Catalogue of an Exhibition of Lithographs by Whistler: With an Introduction and Notes (Classic Reprint)

Catalogue of an Exhibition of Lithographs by Whistler: With an Introduction and Notes (Classic Reprint)
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Excerpt from Catalogue of an Exhibition of Lithographs by Whistler: With an Introduction and Notes

Goulding with those printed by Way. It is not generally understood that Whistler left the litho graphic stones to Miss Birnie Philip, his artistic executrix, along with a small supply of the finest old paper which he had collected, with definite instructions that she take a tirage and then ren der it impossible for further proofs to be taken. The stones were destroyed, so far as their print ing power was concerned, by covering them with a sort of varnish which makes it impossible to print from them, but leaves the stone itself with Whistler’s drawing still visible. It is to be hoped that these stones will eventually come into the possession of one of the great English public collections.

Along with the stones and the supply of old paper, Whistler left a certain number of proofs printed by Way (although he had broken with Way long before), and these Way impressions were signed in pencil with the Butterfly. In order that there might be no confusion, Miss Birnie Philip stamped every proof at the back with her initials, those of the Way printing with a stamp having a square border, and those of the Goulding printing with a similar stamp hav ing a round border.

The supply of old paper unfortunately did not go very far, in the case of most of the stones yielding only a score or so of impressions. After the stock of old paper was exhausted, further proofs were printed from some of the stones on modern 0. W. Paper, bringing the number printed by Goulding to about thirty-five proofs from each stone on the average. The proofs on O. W. Paper, while certainly fine impressions, lack the peculiar distinction of the proofs on old paper. It might be remarked that Whistler was probably the greatest connoisseur of old paper that ever lived.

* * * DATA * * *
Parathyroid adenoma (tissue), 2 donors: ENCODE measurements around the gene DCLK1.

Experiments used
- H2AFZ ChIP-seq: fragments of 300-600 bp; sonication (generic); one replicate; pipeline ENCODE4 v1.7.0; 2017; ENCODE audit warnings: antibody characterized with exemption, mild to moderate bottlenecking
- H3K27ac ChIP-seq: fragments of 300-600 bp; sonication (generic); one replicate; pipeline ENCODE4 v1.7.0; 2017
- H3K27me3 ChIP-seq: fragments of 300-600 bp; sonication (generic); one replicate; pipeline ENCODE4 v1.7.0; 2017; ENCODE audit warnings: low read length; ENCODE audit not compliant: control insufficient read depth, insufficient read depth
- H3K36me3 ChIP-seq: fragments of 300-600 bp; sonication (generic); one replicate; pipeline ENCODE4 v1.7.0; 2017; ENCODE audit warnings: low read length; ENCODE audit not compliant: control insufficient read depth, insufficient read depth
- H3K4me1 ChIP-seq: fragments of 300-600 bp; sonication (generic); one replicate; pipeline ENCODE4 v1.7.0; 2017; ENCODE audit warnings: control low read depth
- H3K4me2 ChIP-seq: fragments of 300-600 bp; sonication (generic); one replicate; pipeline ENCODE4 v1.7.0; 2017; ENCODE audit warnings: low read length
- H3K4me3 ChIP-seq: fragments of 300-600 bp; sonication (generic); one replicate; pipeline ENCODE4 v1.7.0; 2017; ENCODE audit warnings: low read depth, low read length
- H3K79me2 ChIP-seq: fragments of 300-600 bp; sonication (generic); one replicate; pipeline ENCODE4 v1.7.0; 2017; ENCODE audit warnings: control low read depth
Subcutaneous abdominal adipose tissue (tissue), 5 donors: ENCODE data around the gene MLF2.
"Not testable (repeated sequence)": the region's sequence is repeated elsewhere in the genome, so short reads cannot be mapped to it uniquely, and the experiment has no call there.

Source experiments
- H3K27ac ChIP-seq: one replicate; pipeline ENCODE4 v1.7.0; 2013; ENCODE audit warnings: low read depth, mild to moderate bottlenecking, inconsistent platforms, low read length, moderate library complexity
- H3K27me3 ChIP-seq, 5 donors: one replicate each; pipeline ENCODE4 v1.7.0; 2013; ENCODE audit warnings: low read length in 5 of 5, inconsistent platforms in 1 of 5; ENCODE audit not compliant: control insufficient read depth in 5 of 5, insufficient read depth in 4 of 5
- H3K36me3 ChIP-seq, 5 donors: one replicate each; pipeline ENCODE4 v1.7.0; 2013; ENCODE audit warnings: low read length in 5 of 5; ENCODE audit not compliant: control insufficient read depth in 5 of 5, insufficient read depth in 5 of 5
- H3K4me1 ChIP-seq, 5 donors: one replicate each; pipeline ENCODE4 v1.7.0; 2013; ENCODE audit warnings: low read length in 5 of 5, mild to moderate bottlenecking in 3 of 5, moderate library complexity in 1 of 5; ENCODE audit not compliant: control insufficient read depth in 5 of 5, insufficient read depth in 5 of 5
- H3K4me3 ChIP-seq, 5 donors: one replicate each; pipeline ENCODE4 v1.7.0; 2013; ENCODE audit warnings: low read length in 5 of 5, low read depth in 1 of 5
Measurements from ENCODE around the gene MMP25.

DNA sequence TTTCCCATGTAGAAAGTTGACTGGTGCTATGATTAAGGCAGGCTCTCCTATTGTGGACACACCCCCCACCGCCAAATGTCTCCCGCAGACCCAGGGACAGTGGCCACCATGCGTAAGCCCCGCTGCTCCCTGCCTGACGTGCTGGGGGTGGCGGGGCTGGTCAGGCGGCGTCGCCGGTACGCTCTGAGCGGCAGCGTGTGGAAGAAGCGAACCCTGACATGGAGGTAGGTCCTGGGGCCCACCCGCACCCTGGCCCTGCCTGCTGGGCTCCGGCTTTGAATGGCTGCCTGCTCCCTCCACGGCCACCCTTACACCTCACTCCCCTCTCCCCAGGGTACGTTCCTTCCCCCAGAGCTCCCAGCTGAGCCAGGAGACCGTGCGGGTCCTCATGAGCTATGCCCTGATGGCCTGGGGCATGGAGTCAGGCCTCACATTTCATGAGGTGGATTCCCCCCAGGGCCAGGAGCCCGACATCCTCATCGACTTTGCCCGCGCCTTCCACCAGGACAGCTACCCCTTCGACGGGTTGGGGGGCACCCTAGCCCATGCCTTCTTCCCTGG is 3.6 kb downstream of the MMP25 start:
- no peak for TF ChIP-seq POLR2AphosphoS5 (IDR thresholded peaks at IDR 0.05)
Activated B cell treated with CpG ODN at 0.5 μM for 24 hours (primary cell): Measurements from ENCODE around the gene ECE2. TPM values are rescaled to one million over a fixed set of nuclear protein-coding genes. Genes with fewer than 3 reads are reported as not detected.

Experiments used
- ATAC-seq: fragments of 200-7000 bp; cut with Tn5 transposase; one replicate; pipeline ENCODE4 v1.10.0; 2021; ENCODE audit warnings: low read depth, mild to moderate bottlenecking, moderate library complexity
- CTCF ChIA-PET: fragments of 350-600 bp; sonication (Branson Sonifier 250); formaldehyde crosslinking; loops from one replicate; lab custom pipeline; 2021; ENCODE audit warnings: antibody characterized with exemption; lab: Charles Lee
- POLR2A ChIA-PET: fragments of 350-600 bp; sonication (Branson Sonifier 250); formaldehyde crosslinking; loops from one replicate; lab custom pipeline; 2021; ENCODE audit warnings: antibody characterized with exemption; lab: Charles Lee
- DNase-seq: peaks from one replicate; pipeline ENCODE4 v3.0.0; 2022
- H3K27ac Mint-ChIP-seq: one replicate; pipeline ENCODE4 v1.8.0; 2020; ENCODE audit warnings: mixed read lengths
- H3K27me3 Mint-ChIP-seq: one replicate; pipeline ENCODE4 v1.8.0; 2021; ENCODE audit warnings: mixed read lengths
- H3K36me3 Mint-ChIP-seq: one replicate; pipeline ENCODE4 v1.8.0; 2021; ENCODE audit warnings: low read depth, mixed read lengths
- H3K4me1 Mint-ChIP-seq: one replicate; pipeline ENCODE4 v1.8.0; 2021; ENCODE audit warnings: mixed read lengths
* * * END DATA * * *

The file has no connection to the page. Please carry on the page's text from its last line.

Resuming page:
Mr. Kennedy’s catalogue gives the number of proofs printed by Way in the case of each litho graph. For the subjects included in the present exhibition an average figures out to twenty-three proofs of each subject printed by Way. In the absence of more precise figures, therefore, the amateur would be safe in considering that the total number of proofs existing of each subject is about sixty. It is much to be regretted that the number printed by Goulding was not larger, since sixty proofs is quite insufficient to supply a wide international market.

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